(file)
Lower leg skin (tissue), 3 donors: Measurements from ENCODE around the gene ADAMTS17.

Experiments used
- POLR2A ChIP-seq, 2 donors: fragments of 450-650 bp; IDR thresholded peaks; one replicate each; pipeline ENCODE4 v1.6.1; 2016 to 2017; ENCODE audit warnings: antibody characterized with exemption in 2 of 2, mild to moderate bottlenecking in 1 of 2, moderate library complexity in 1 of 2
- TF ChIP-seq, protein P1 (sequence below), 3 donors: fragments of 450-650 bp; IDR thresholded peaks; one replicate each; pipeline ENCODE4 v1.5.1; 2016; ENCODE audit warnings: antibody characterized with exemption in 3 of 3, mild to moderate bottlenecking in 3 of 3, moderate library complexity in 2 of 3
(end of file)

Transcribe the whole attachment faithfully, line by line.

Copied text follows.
Lower leg skin (tissue), 3 donors: Measurements from ENCODE around the gene ADAMTS17.

Experiments used
- POLR2A ChIP-seq, 2 donors: fragments of 450-650 bp; IDR thresholded peaks; one replicate each; pipeline ENCODE4 v1.6.1; 2016 to 2017; ENCODE audit warnings: antibody characterized with exemption in 2 of 2, mild to moderate bottlenecking in 1 of 2, moderate library complexity in 1 of 2
- TF ChIP-seq, protein P1 (sequence below), 3 donors: fragments of 450-650 bp; IDR thresholded peaks; one replicate each; pipeline ENCODE4 v1.5.1; 2016; ENCODE audit warnings: antibody characterized with exemption in 3 of 3, mild to moderate bottlenecking in 3 of 3, moderate library complexity in 2 of 3